'Before I Go to Sleep'
Proving yet again that no idea is too good to avoid being done to death, ‘Before I Go to Sleep’ takes the amnesiac thriller concept of ‘Memento’ and demonstrates how easy it is to screw up. This is a thriller without thrills, serving up tiresome insights and plot twists invisible only to audiences who aren’t paying attention. Fortunately for the filmmakers, their movie is also dull enough to lull most viewers into sleep, which will prevent them from predicting what’s coming thirty minutes before the actors do.
Nicole Kidman stars as a woman stricken with a very special brand of amnesia that allows her to retain memories only during her waking hours. Every morning she emerges from bed thinking that she’s in her mid-20s, only to have her loving husband (Colin Firth) explain that she’s actually middle-aged and permanently brain damaged from an event in her past. So, every day is a series of revelations that will have to be repeated the next day. In other words, this is ’50 First Dates’ without the meet-cute romance or the comedy.
However, now there’s a twist. A mysterious doctor (Mark Strong) takes an interest in Kidman’s unique condition and thinks that her life might not be what it seems. Every day, they discover something new that Kidman records herself explaining on a video camera that she will find as soon as her husband leaves home each morning. Trickiness and betrayal are abound in Kidman’s actual backstory, just don’t think too hard about what those twists could be since there aren’t many possibilities and you might figure everything out before walking into the theater.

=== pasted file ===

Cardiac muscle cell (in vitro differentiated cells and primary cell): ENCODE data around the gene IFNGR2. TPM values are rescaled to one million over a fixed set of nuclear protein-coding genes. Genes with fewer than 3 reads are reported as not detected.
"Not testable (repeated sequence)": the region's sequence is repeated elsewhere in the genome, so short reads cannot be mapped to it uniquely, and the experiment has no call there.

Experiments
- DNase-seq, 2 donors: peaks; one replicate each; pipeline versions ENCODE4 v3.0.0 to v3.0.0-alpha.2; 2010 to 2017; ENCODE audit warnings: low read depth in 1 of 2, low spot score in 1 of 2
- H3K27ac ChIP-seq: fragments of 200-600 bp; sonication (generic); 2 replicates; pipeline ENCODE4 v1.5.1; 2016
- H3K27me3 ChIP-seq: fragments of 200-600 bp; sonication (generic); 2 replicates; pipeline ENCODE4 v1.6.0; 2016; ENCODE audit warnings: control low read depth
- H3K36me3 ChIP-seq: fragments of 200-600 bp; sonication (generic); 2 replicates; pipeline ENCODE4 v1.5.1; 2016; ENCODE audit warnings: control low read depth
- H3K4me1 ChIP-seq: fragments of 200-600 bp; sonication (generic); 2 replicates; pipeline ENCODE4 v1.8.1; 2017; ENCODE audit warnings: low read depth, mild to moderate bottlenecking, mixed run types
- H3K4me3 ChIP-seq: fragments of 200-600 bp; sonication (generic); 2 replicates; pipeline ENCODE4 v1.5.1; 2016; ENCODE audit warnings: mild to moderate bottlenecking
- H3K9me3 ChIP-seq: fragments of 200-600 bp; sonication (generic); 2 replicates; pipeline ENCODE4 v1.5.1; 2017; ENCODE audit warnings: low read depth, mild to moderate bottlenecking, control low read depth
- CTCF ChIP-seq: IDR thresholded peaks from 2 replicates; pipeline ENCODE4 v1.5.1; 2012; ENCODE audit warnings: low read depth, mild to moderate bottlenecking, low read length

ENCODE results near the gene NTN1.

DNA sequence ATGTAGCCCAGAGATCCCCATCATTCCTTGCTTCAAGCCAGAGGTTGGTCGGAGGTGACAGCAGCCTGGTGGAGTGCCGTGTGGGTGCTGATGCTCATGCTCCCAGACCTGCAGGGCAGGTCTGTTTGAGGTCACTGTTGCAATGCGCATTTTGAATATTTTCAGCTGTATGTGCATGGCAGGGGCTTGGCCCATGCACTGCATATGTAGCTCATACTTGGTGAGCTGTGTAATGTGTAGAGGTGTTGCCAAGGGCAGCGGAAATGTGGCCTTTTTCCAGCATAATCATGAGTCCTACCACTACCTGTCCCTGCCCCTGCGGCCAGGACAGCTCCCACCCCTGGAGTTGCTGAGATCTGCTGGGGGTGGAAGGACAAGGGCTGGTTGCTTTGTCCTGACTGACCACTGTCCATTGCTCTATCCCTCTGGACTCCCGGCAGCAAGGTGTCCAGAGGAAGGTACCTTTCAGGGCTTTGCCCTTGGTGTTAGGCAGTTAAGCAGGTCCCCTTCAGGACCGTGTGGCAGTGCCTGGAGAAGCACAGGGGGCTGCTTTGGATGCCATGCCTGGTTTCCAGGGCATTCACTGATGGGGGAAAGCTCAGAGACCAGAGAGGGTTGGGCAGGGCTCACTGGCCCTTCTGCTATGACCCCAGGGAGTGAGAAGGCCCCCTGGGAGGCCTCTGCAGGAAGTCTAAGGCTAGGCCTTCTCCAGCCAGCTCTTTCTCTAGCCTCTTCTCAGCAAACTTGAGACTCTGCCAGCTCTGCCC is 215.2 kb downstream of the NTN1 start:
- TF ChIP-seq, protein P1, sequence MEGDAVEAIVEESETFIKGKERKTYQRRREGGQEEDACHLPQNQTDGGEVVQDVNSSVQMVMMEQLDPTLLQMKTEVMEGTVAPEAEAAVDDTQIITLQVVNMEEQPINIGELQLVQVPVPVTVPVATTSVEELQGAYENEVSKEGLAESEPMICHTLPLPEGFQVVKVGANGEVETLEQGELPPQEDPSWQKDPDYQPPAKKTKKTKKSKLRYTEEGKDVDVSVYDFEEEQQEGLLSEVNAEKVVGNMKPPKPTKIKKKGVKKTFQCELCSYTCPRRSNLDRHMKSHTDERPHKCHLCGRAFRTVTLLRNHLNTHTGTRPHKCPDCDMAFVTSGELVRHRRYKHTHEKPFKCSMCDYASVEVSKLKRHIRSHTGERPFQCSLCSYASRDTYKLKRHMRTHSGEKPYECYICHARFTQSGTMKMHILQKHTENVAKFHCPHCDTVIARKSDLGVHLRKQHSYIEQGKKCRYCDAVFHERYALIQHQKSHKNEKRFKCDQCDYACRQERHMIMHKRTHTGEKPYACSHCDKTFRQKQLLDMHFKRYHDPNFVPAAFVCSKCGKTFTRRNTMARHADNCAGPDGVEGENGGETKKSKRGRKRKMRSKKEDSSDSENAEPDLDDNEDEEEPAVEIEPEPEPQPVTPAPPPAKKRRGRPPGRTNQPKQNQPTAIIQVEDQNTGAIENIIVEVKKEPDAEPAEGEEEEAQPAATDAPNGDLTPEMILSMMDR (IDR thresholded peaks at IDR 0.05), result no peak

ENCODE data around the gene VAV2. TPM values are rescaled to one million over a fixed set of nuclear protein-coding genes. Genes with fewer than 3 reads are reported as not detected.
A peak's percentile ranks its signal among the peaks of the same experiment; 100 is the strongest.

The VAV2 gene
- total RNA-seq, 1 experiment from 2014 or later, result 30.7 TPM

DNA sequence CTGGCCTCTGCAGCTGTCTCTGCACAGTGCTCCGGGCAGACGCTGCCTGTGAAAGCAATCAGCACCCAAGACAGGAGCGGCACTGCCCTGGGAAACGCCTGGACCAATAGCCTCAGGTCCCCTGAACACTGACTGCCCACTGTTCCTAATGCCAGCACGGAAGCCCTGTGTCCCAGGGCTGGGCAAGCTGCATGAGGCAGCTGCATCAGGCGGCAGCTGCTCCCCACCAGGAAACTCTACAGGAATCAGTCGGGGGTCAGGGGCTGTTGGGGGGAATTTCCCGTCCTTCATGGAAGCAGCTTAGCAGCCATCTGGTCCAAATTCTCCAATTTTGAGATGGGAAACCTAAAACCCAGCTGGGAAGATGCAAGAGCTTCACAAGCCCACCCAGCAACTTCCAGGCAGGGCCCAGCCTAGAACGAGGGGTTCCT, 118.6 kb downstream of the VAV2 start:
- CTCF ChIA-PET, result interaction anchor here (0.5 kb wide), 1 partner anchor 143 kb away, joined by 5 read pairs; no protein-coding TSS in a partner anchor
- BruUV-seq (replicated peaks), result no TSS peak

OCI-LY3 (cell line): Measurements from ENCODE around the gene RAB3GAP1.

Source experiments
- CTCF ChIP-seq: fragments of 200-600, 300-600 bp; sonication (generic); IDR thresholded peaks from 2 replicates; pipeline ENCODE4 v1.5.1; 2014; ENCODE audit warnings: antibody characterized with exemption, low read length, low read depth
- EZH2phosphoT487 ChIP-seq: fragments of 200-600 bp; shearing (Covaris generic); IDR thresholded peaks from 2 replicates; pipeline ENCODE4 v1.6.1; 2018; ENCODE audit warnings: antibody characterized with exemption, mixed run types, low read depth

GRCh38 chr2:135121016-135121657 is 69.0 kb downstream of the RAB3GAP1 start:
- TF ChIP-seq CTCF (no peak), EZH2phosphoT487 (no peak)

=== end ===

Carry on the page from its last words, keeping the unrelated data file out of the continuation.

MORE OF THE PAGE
That’s the trouble with ‘Before I Go to Sleep’. The basic setup might sound slightly outside the norm, but for anyone with more than a passing familiarity with this genre, the story is very obviously one that you’ve seen before. Granted, there’s a decent memory-loss gimmick in play here that makes at least the opening act play out with light to moderate unpredictability. Likewise, the cast is far better than the tiresome material deserves, so the likes of Kidman, Firth and Strong elevate a few scenes to a level approaching believability early on.
For a while, you might even find yourself enjoying the movie and even getting anxious about how it will turn out. Then at a certain point, you’ll notice that only a handful of characters could even potentially be involved in the mystery, and it’s preeeeeetty obvious what happened. A mystery movie without much mystery is a bit of a problem.
Sadly, there’s very little else to even say about this forgettable little movie. Director Rowan Joffe (son of Roland Joffe) is proficient enough as a visual stylist to deliver something that looks accomplished. His flick even unfolds with fairly effective narrative rhythms and structure. ‘Before I Go to Sleep’ is competently made and features talented actors who look good and lend credibility to lines that don’t deserve it. Yet, with a story this dumb and obvious that steals so liberally from previous thrillers without adding anything compelling of its own, none of that really matters. This might be a professional product, but it’s still a bad one. Don’t bother.